The Health Select Committee’s report on NHS complaints describes the treatment of whistleblowers as a ‘stain on the reputation of the NHS’
The Freedom to Speak Up Review was announced on 24 June by the Secretary of State for Health and is led by Sir Robert Francis QC. It is an independent review into creating the open and honest reporting culture in the NHS.
The Social Care Institute for Excellence has just produced a short film about whistleblowing as a way of improving organisational practice.
The Department of Business Innovation and Skills have just published the findings of their consultation on the Whistleblowing legislative framework.
Sir Robert Francis QC is to lead a review of how whistleblowers are treated in the NHS, planning to report his findings in November 2014.
The Whistleblowing Helpline has designed training packages for line managers, to explore issues around whistleblowing and to help them respond effectively and confidently when staff raise concerns at work.
Allegations of abuse at the Old Deanery residential care home for the elderly in Braintree had been raised by 11 whistleblowers in August 2012
From 9 April to 4 June, the Care Quality Commission (CQC) is consulting on its new approach to inspecting health and care services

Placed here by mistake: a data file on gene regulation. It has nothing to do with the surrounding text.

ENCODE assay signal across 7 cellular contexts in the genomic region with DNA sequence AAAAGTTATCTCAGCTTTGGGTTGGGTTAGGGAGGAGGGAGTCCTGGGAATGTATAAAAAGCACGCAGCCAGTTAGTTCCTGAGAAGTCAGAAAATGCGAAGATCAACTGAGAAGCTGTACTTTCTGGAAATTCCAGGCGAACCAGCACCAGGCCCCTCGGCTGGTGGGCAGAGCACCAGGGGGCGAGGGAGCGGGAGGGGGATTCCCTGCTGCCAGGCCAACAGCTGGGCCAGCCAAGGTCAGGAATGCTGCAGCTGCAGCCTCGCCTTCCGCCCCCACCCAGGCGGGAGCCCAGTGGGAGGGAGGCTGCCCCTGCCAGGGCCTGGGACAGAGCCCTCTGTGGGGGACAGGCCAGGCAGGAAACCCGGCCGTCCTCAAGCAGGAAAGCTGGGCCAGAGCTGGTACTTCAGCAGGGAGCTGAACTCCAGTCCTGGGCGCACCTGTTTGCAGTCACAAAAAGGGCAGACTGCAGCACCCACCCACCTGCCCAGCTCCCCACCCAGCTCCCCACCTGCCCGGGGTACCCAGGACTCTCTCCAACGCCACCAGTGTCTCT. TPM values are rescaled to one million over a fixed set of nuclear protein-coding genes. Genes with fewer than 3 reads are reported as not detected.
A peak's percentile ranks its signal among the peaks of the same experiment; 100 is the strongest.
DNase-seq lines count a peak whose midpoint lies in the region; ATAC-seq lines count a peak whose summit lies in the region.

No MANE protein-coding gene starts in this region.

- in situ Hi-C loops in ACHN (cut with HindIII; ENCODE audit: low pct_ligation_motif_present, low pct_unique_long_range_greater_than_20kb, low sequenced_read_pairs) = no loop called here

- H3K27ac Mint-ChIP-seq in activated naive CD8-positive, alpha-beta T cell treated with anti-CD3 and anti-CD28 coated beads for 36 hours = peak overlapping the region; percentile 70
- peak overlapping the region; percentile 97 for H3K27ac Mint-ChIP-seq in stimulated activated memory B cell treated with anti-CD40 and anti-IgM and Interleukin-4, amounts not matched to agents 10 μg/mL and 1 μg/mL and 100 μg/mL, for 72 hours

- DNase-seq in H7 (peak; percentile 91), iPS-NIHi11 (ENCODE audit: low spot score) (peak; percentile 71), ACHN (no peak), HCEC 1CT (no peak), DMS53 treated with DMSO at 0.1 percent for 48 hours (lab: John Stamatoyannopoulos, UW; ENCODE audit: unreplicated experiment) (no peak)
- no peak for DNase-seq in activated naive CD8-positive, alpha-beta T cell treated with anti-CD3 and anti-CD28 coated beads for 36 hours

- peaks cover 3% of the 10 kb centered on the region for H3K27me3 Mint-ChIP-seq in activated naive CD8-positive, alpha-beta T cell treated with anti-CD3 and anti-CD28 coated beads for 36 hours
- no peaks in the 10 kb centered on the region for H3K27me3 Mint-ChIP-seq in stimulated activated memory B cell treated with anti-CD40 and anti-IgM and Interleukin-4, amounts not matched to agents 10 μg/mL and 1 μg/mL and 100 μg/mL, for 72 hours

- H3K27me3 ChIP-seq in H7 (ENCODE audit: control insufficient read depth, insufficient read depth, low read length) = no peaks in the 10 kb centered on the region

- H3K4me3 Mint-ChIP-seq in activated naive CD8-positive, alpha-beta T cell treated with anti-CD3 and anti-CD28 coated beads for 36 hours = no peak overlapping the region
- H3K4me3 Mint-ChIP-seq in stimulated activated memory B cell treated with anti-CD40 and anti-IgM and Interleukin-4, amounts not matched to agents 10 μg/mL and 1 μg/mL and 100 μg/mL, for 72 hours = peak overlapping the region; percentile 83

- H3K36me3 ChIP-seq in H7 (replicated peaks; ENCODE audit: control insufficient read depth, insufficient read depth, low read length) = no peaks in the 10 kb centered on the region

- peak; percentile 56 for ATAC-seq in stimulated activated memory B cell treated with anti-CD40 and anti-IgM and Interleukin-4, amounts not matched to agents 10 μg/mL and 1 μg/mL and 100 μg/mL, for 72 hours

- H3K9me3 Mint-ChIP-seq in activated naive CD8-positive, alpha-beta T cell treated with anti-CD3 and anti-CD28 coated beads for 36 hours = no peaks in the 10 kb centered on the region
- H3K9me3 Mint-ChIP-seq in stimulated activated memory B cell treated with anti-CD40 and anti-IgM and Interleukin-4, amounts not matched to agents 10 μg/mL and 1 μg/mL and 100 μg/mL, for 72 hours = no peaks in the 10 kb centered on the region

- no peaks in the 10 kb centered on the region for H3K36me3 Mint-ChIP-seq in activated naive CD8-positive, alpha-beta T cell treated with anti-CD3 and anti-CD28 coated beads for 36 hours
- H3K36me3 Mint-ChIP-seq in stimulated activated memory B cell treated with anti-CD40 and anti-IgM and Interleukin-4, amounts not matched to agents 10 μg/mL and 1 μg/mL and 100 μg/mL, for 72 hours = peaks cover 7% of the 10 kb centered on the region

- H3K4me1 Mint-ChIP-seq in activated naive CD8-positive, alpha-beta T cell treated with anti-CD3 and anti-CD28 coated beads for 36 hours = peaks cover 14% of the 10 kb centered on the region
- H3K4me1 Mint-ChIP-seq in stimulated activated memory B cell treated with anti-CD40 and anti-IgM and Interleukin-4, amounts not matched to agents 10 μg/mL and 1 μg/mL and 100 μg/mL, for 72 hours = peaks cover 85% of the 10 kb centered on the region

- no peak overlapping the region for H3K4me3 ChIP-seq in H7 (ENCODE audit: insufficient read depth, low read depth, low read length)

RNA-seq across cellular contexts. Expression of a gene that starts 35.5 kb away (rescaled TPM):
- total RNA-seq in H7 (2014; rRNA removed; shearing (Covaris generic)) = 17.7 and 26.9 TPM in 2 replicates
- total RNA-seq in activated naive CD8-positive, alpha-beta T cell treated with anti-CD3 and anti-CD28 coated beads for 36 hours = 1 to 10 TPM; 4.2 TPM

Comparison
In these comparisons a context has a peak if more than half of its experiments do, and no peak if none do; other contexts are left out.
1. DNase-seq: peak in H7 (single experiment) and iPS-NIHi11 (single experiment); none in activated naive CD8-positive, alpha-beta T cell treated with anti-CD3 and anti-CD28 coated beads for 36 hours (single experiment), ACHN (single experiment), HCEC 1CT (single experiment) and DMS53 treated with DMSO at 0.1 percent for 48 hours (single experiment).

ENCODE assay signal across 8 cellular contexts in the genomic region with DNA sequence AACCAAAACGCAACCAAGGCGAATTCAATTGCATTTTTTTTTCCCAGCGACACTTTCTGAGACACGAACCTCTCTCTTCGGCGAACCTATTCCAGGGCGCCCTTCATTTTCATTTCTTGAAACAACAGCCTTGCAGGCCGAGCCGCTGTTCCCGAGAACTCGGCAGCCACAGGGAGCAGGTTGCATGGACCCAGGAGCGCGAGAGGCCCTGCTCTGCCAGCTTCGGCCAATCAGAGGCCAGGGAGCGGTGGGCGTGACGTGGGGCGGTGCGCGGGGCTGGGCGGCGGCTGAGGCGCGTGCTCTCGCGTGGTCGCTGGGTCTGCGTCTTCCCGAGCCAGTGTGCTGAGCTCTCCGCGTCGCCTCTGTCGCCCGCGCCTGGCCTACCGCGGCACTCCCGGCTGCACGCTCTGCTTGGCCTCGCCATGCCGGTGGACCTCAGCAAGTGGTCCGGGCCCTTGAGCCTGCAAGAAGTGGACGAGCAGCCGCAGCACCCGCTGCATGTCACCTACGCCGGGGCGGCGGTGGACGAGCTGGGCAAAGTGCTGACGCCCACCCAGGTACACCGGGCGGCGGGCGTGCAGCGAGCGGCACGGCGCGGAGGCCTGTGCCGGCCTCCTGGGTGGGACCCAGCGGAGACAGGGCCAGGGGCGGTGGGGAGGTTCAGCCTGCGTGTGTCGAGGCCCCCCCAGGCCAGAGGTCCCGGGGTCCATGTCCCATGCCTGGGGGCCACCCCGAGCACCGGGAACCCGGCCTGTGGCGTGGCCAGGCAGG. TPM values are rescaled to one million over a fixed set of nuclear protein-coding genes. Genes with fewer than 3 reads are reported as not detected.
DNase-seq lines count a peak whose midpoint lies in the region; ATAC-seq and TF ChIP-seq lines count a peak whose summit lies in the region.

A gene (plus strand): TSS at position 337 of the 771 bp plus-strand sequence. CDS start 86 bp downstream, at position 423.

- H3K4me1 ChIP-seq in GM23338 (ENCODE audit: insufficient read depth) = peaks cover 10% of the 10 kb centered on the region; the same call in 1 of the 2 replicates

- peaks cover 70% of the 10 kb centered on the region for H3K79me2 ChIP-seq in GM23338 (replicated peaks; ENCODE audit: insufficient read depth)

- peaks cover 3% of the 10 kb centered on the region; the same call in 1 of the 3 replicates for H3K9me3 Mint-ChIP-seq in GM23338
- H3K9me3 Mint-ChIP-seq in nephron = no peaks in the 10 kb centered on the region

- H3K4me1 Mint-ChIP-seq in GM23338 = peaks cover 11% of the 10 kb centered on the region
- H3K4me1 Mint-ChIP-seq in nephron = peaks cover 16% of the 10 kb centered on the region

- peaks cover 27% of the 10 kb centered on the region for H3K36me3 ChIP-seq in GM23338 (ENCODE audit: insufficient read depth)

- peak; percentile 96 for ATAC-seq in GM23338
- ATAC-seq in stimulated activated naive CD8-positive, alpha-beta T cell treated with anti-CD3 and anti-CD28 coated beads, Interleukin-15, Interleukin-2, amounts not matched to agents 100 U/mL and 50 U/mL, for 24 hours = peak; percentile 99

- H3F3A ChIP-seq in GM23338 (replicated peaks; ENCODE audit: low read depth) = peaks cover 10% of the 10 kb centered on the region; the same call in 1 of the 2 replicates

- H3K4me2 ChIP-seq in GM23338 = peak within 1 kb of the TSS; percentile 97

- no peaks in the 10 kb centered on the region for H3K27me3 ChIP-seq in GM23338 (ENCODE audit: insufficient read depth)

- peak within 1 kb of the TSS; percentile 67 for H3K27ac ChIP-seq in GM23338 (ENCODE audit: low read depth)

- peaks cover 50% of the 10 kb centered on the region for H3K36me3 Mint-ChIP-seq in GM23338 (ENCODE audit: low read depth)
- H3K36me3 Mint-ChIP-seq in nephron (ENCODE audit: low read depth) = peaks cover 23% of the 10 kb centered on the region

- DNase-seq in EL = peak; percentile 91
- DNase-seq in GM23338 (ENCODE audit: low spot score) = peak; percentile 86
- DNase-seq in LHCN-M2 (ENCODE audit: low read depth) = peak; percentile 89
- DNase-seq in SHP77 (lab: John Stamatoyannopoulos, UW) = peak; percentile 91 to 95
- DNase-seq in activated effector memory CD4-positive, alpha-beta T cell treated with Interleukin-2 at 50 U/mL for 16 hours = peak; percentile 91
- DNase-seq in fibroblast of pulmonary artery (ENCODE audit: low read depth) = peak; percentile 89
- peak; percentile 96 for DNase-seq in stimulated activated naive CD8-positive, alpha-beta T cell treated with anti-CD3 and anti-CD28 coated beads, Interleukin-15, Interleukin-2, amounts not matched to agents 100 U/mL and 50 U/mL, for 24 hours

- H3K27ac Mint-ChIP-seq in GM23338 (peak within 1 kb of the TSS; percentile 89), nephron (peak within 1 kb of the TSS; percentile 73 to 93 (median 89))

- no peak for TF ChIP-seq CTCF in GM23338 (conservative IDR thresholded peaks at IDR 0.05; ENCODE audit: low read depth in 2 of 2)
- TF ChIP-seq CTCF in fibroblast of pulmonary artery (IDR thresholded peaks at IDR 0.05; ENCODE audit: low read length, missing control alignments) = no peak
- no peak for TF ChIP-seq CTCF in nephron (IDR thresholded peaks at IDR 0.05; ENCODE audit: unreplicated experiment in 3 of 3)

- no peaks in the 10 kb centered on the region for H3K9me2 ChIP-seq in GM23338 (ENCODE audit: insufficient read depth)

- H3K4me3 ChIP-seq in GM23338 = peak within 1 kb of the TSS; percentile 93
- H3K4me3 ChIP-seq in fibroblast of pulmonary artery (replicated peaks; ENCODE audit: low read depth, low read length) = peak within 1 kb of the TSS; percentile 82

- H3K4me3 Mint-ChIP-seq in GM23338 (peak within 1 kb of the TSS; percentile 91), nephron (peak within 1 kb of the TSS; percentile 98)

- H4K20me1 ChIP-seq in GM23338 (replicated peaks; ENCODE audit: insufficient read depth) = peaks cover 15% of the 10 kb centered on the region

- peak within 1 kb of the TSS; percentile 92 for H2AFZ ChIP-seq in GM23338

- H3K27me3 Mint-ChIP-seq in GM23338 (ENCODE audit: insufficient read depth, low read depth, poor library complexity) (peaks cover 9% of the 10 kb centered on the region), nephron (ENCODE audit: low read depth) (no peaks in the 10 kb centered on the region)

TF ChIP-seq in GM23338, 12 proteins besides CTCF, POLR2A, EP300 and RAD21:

An amendment has been made to the Public Interest Disclosure Act (s.43F) which came into effect on 6 April 2014, which will mean workers are protected from bad treatment or dismissal when they make disclosures to any House of Commons M.P. In order for the disclosure to be protected, the worker must show that he or she reasonably believed that the malpractice falls within the matters for which the person is prescribed (the M.P.s are prescribed for any matter set out in the Schedule, including health and social care); and that the information disclosed, and any allegation contained in it, are substantially true.
Dr. Raj Mattu raised concerns about patient care in overcrowded wards at the Walsgrave Hospital in Coventry in 2001. After his complaints were ignored, he blew the whistle and was suspended a year later after being accused of bullying.
His suspension lasted for five-and-a-half years until he was reinstated, followed by a further three years’ employment during which time he launched a grievance which was met with counter-allegations of misconduct.
On 16 April this year, an Employment Tribunal ruled the consultant “did not cause or contribute to his dismissal” in 2010 and had been subject to “many detriments” by the Trust as a consequence of being a whistleblower. Dr. Mattu has now called for a meeting with Health Secretary Jeremy Hunt and the new NHS chief executive Simon Steven to discuss the lessons from his case, as he wants to ensure other doctors are not similarly treated for whistleblowing.
We're not around right now. But you can send us an email and we'll get back to you, asap.
Questions, issues or concerns? I'd love to help you!